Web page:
Lord Porter is Chairman of the Local Government Association.
The vote to leave the EU is the most important decision that the British people have made in the past seventy years and it will undoubtedly have major implications for the governance of the UK as a whole.
With the negotiations yet to begin and an agreement on our future relationship with the EU likely to take up to two years, it is clearly difficult at this stage to state, with any certainty, what the specific implications for local government are likely to be.
However, I do believe that the referendum campaign and the Brexit result confirm something that many of us have long been aware of: that significant numbers of people feel removed from the institutions that make many of the big decisions that affect their day-to-day lives and that there is a real appetite for a radical devolution of power to local areas.
The Government’s vision for a ‘Northern Powerhouse’ is a clear recognition that decisions taken at a more local level deliver better outcomes and more accountability. Building on this vision, the Government has invited all areas in England to come forward with proposals for their own devolution deals.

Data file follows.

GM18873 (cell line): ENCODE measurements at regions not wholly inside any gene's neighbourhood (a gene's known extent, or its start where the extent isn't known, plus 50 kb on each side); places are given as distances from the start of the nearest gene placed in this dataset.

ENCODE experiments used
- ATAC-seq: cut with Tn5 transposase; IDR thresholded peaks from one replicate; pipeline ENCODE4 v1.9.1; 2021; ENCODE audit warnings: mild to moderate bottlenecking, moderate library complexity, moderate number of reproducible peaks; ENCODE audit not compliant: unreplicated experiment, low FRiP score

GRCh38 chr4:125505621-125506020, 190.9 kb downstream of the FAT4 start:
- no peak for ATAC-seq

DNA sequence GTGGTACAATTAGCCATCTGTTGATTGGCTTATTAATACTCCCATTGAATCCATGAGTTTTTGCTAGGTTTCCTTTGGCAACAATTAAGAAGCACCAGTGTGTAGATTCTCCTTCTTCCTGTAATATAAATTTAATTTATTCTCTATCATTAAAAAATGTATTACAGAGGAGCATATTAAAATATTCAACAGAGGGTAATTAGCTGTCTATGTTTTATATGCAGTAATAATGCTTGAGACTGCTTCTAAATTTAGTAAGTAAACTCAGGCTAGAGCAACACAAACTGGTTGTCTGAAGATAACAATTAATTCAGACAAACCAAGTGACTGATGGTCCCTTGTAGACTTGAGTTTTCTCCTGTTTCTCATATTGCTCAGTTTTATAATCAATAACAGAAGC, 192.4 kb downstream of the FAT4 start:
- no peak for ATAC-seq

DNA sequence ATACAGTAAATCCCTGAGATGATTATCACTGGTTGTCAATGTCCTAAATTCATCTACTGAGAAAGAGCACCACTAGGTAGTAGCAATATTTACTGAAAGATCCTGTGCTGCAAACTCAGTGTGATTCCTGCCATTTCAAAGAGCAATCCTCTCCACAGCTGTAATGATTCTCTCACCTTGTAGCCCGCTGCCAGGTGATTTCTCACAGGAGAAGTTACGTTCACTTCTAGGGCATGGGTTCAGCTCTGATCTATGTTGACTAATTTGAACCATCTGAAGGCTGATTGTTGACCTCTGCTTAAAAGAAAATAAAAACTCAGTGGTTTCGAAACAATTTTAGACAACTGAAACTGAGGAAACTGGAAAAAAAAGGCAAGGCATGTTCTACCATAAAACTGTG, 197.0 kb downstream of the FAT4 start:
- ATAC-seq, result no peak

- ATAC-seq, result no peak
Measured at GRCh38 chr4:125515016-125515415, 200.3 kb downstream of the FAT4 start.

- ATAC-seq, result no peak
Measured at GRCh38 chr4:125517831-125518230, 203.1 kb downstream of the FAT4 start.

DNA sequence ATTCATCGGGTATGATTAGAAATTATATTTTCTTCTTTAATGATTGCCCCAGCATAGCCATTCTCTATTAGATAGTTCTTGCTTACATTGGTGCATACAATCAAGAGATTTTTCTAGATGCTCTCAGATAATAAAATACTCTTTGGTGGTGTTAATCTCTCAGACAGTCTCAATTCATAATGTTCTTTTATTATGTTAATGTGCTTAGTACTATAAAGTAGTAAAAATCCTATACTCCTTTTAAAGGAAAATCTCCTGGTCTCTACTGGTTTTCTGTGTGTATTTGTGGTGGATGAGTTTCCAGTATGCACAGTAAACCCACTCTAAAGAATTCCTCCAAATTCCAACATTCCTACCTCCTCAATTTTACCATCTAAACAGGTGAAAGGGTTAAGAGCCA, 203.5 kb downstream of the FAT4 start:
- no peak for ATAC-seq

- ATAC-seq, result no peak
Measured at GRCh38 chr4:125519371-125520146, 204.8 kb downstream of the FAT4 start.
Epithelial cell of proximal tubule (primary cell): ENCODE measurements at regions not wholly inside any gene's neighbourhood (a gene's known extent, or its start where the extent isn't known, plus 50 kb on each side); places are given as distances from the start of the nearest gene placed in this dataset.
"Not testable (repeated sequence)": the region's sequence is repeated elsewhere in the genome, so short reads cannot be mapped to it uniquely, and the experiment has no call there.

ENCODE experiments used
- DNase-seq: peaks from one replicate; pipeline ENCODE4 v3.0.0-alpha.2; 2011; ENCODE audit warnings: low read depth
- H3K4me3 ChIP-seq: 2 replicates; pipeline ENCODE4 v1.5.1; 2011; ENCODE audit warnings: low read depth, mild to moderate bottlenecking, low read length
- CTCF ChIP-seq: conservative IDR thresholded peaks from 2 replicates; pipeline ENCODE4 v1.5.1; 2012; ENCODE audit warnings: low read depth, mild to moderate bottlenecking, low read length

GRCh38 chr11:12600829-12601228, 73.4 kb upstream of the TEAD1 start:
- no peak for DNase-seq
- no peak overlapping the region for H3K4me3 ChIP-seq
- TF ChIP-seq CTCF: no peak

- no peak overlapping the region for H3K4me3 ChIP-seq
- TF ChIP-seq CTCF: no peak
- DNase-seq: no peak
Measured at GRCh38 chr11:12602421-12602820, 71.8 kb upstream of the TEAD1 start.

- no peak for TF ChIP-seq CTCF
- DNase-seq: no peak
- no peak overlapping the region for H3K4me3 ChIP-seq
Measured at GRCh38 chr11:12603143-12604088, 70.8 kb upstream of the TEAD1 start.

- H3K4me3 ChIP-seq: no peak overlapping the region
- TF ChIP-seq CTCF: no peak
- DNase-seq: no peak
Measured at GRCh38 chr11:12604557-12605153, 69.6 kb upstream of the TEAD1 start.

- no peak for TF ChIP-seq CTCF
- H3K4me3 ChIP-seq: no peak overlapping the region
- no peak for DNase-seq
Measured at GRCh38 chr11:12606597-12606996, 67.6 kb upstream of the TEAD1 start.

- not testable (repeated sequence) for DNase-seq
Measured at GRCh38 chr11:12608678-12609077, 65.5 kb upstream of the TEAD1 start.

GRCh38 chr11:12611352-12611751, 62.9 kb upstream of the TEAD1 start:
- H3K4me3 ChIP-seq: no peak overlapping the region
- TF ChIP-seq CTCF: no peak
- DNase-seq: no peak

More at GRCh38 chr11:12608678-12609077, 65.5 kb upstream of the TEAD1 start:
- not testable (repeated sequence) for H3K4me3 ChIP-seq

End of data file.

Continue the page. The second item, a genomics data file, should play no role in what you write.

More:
The most recent deals involve a number of non-metropolitan areas such as Greater Lincolnshire, which includes my own council area of South Holland.
In practical terms, this means that people in South Holland will benefit from decisions on key issues – ranging from the franchising of bus services to the funding and delivery of some skills and training programmes – being delivered much more locally.
These are important developments for my area and many others but as we plan for a post-Brexit UK I believe that we need to be even more radical.
For example, notwithstanding what we have secured in Lincolnshire, £10.5 billion in national support for skills and training, programmes remain highly centralised and delivered by over 20 schemes, including the European Social Fund (ESF). This inevitably results in duplicate or competing interventions that waste taxpayers’ money and fail those who they are supposed to help.
So how, for example, would schemes that are currently delivered by the ESF be supported when we leave the EU?
I would argue that this particular Brexit challenge should encourage us to radically re-think how the system as a whole is delivered.
For example, in Greater Manchester, where devolution is particularly advanced, the local Working Well scheme is tailored at people who have been failed by the national Work Programme.
This much more personalised approach, which is closely aligned to local needs, has doubled the number of young people successfully supported into work. It is a clear success for devolution.
In recent years, councils have successfully risen to the challenges posed by reduced funding whilst also embracing the opportunities offered by localism and devolution. We operate in an environment characterised by constant change and I believe that whatever our own personal views on Brexit, it offers an opportunity for local government collectively to argue for a new, more radical phase of devolution that will allow us to deliver better outcomes for our areas.